2.50
Hdl Handle:
http://hdl.handle.net/10755/148153
Type:
Presentation
Title:
The Era of the "New Genetics": Are We Prepared?
Abstract:
The Era of the "New Genetics": Are We Prepared?
Conference Sponsor:Sigma Theta Tau International
Conference Year:2003
Author:Bottorff, Joan L., RN, PhD
P.I. Institution Name:University of British Columbia
Title:Professor
Objectives: To describe the knowledge, professional involvement and confidence of Canadian nurses in providing genetic services for adult onset hereditary disease (AOHD), and to explore the perceived usefulness and preferred formats of continuing education programs related to genetic testing and AOHD. Design: Descriptive survey Population, sample, setting: A random sample of 1,425 nurses was drawn from the membership list of the Canadian Nurses Association. Of this sample, 196 were excluded because they were no longer practicing nurses or because of incorrect addresses. Complete questionnaires were received for 975 nurses, resulting in a response rate of 79%. Methods: A survey questionnaire was developed and pilot tested. The survey procedure included a postcard reminder one week following the mail-out of the first questionnaire. Four weeks later non responders received a second copy of the questionnaire, followed by a post-card reminder one week later. Descriptive statistics were used to summarize the data. Findings: A significant proportion nurses reported receiving no formal education in genetics and most had not participated in seminars or workshops in genetics during the past three years. Important knowledge gaps were observed. The majority of respondents in clinical practice reported that during the previous year they had at least some patients for whom the issue of AOHD had been discussed. Although nurses did not report a high level of confidence with providing services related to genetics, they believed they had a role to play in this area. Interest in AOHD was moderately high. Nurses identified topics of most interest to them and their preferences for different forms of continuing education. Conclusions: The results raise questions about the preparedness of nurses to address genetic issues related to AOHD. There is an urgent need to expand educational opportunities addressing AOHD for practicing clinicians as well as students in professional training.
Repository Posting Date:
26-Oct-2011
Date of Publication:
17-Oct-2011
Sponsors:
Sigma Theta Tau International

Full metadata record

DC FieldValue Language
dc.typePresentationen_GB
dc.titleThe Era of the "New Genetics": Are We Prepared?en_GB
dc.identifier.urihttp://hdl.handle.net/10755/148153-
dc.description.abstract<table><tr><td colspan="2" class="item-title">The Era of the &quot;New Genetics&quot;: Are We Prepared?</td></tr><tr class="item-sponsor"><td class="label">Conference Sponsor:</td><td class="value">Sigma Theta Tau International</td></tr><tr class="item-year"><td class="label">Conference Year:</td><td class="value">2003</td></tr><tr class="item-author"><td class="label">Author:</td><td class="value">Bottorff, Joan L., RN, PhD</td></tr><tr class="item-institute"><td class="label">P.I. Institution Name:</td><td class="value">University of British Columbia</td></tr><tr class="item-author-title"><td class="label">Title:</td><td class="value">Professor</td></tr><tr class="item-email"><td class="label">Email:</td><td class="value">Bottorff@nursing.ubc.ca</td></tr><tr><td colspan="2" class="item-abstract">Objectives: To describe the knowledge, professional involvement and confidence of Canadian nurses in providing genetic services for adult onset hereditary disease (AOHD), and to explore the perceived usefulness and preferred formats of continuing education programs related to genetic testing and AOHD. Design: Descriptive survey Population, sample, setting: A random sample of 1,425 nurses was drawn from the membership list of the Canadian Nurses Association. Of this sample, 196 were excluded because they were no longer practicing nurses or because of incorrect addresses. Complete questionnaires were received for 975 nurses, resulting in a response rate of 79%. Methods: A survey questionnaire was developed and pilot tested. The survey procedure included a postcard reminder one week following the mail-out of the first questionnaire. Four weeks later non responders received a second copy of the questionnaire, followed by a post-card reminder one week later. Descriptive statistics were used to summarize the data. Findings: A significant proportion nurses reported receiving no formal education in genetics and most had not participated in seminars or workshops in genetics during the past three years. Important knowledge gaps were observed. The majority of respondents in clinical practice reported that during the previous year they had at least some patients for whom the issue of AOHD had been discussed. Although nurses did not report a high level of confidence with providing services related to genetics, they believed they had a role to play in this area. Interest in AOHD was moderately high. Nurses identified topics of most interest to them and their preferences for different forms of continuing education. Conclusions: The results raise questions about the preparedness of nurses to address genetic issues related to AOHD. There is an urgent need to expand educational opportunities addressing AOHD for practicing clinicians as well as students in professional training.</td></tr></table>en_GB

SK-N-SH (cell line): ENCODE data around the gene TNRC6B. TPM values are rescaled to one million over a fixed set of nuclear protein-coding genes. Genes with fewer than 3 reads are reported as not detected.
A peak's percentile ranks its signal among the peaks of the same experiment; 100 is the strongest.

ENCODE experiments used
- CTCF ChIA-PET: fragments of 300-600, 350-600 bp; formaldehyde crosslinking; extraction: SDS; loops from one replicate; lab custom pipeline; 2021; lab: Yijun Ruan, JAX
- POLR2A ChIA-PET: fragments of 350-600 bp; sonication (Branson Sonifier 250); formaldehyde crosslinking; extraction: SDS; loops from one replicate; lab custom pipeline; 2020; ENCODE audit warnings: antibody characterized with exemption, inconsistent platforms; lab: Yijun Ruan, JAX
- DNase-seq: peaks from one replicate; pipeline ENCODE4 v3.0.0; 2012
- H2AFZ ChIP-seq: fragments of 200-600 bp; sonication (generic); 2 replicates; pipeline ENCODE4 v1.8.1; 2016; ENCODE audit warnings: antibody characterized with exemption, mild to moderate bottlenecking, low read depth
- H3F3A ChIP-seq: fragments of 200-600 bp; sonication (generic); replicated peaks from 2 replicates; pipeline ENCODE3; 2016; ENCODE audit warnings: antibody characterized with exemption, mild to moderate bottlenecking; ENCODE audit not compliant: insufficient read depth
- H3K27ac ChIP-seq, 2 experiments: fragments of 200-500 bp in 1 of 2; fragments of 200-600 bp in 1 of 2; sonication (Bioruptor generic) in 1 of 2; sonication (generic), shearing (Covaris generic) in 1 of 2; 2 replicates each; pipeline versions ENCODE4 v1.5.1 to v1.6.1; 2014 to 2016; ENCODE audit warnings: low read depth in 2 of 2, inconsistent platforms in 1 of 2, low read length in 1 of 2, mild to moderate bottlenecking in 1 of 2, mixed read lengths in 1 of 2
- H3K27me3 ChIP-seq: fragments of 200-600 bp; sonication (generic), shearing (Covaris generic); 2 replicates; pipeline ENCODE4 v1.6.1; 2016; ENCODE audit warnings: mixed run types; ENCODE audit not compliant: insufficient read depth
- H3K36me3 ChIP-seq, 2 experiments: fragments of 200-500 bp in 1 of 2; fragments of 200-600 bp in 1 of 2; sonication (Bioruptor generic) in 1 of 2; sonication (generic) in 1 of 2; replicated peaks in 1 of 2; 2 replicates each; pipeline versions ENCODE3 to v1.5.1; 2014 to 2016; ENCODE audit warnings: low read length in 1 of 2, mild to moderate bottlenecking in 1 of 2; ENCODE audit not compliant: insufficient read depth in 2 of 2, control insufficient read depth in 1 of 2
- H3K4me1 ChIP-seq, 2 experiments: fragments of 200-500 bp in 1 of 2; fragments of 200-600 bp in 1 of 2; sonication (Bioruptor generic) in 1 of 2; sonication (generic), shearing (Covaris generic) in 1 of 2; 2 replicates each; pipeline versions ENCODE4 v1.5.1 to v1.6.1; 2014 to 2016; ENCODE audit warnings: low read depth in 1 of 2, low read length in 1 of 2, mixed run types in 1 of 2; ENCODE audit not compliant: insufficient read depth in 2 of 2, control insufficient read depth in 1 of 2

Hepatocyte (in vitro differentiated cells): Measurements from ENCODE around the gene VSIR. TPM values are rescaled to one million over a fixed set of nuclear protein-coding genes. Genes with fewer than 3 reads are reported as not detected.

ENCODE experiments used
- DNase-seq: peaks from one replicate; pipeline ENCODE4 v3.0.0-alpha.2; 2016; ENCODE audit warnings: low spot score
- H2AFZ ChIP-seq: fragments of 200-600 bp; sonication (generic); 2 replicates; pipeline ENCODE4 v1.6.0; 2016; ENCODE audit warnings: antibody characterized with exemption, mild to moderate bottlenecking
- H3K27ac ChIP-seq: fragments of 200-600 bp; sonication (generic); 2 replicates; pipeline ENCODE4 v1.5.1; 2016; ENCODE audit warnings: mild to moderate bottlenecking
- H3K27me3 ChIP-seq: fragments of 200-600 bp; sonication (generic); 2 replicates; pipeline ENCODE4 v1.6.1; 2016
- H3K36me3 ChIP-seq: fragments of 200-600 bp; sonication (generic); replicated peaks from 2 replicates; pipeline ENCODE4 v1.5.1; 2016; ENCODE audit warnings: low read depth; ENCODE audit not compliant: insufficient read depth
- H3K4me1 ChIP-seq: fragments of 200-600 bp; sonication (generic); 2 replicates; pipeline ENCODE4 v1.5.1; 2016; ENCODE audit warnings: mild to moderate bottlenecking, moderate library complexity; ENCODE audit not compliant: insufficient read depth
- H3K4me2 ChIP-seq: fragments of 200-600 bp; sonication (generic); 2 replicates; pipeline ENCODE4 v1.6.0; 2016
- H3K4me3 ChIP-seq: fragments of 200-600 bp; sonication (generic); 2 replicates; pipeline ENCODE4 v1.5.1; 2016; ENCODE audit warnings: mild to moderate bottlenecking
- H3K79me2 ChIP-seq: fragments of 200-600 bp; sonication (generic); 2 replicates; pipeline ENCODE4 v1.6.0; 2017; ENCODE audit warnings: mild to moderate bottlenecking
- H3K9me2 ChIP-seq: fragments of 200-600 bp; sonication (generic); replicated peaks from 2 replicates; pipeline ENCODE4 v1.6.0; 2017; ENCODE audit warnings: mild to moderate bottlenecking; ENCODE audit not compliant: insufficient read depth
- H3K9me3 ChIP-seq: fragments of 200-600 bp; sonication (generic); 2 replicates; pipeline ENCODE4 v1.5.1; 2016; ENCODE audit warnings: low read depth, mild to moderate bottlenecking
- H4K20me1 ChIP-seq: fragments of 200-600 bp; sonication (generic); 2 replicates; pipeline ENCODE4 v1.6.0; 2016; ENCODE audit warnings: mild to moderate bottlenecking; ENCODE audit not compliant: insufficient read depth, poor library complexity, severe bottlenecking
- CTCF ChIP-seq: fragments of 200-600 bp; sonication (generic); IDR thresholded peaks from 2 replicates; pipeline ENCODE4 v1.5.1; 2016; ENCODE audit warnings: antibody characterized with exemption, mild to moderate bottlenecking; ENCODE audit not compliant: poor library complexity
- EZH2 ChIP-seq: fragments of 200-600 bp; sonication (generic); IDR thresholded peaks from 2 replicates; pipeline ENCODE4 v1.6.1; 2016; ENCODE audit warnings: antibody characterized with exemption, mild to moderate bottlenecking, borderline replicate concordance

dc.date.available2011-10-26T09:41:05Z-
dc.date.issued2011-10-17en_GB
dc.date.accessioned2011-10-26T09:41:05Z-
dc.description.sponsorshipSigma Theta Tau Internationalen_GB
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